This was indeed the case. Ammon wanted war for no legitimate reason. A G‑dly spirit of power rested upon Jephthah as he led the Jews to the battlefield. He struck a mighty blow against Ammon, who afterward would not raise their heads against Israel for a long time.

Today’s leaders

What emerges from the description of Jephthah in both the written and oral Torahs is that the man was not among the greatest of characters in the history of our people. Although he successfully led the Jews in battle against their enemy, his other actions, recorded in and after this haftarah, reveal his very flawed character. But even with all this considered, Jephthah was still the leader of the people in his time.

It is a fact that some generations are more fortunate with their leadership than others. In molding our attitude towards this, our sages are adamant: regardless of their caliber, the leaders in each generation possess an equal amount of credibility and credence. This is not to say that the actions of the individuals in these positions are always righteous (in the case of Jephthah they were definitely not); but as long as they are not at fault in a particular case, they have to be respected and adhered to, just as much as to our most revered of leaders.2

The Mishnah makes note of the fact that although we find in the Torah a number of references to the “seventy elders,” we are never given the names of these people. These men were members of Moses’ court, and were giants of the spirit in their own right. The Torah describes the event at Mount Sinai at which these seventy elders were privy to the most lofty revelations of G‑dliness.3 Why then do the names of these important individuals remain unknown? This is to indicate that essentially, it did not matter who they were. What mattered was the position they held. “This is to teach us that any court of three (beit din) that is established for the Jewish people is equal to the court of Moses.”4

As another source for this, the Talmud quotes a verse where the prophet Samuel—one of the greatest Jewish leaders ever to live—lists Moses, Aaron, and himself in the same breath as Gideon, Samson and Jephthah. Although the later three were “Judges” and leaders of Israel, they were much lower in spiritual caliber than the first three. It is from this verse that we learn that “Jephthah in his generation is like Samuel in his generation.”5 The leader might have great shortcomings, but it is by G‑d’s will that this person has been appointed to this position, and this must be respected. In the words of King Solomon: “Do not say, ‘How was it that the former days were better than these?’ For not out of wisdom have you asked concerning this.”6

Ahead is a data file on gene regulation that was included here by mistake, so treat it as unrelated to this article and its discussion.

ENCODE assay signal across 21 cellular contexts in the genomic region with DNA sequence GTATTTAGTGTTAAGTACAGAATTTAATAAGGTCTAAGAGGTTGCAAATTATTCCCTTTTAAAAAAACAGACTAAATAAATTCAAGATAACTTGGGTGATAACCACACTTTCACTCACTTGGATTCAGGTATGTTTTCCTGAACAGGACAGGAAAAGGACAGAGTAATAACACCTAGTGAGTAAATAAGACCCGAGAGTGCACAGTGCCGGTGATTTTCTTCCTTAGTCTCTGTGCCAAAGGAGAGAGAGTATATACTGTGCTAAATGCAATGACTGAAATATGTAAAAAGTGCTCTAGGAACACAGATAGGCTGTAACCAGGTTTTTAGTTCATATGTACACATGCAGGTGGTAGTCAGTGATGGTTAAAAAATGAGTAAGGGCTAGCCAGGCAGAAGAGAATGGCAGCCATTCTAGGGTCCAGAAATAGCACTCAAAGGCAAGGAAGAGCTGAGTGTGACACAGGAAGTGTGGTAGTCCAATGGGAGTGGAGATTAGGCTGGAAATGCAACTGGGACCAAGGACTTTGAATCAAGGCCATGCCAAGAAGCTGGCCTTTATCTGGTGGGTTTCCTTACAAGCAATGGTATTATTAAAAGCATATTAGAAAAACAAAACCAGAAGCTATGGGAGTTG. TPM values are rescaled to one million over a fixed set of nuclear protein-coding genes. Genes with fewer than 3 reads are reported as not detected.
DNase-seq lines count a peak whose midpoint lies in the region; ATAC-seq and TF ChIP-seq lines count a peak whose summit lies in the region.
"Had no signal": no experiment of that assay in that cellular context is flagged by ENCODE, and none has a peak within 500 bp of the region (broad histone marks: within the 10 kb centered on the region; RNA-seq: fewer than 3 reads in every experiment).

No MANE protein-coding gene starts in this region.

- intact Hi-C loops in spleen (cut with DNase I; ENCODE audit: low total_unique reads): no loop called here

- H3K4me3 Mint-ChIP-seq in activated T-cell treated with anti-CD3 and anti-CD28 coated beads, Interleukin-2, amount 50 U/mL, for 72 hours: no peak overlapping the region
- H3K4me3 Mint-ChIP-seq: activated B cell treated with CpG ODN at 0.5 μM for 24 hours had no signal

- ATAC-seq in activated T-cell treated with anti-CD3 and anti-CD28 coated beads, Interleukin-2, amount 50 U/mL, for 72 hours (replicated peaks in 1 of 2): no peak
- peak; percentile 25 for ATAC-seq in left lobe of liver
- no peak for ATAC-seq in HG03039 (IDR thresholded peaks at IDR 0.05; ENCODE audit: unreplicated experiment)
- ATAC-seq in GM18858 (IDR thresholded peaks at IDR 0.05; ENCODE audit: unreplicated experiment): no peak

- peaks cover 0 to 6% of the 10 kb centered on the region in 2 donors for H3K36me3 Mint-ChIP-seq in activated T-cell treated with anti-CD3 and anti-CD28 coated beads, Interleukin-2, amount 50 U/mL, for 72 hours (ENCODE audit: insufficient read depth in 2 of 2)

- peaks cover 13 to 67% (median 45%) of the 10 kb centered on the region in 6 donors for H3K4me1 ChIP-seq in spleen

It is true that we are not always fortunate to possess great leaders. What these verses teach us is that “once even the lightest of the light (the least distinguished individual) has been appointed as a leader over the community, he must be treated like the greatest of the great.”7

By extension, this idea is applicable in another area:

Over time, there have been some great innovations introduced into Jewish life that changed the status quo in a major way. A good example for this can be found in Chassidism and the chassidic way of life. The chassidic masters introduced radically new ideas and conducts that had been almost unheard of till then. These were not, G‑d forbid, deviations from Torah; on the contrary, these were reemphasizing Torah concepts that had been dormant or neglected until that time. Nonetheless, they did introduce some very new things. Even if one accepts their place in Judaism, it is tempting to think that these ideas or customs are to be viewed with a lesser degree of importance than those which have accompanied the Jewish people for all time. Could these innovations be accredited the same validity as time-honored Jewish concepts?

The approach that the Talmud lays out for us with regard to leadership is to be applied here as well. In essence, it really does not matter when or to whom a certain revelation is made. Providing that it answers to the criteria of being Torah-true and necessary, this idea or concept is essentially part of Torah, just that it has been unearthed and revealed at a later time. It is to be incorporated into our tradition and held with the same reverence and meticulousness as any part of our sacred heritage.8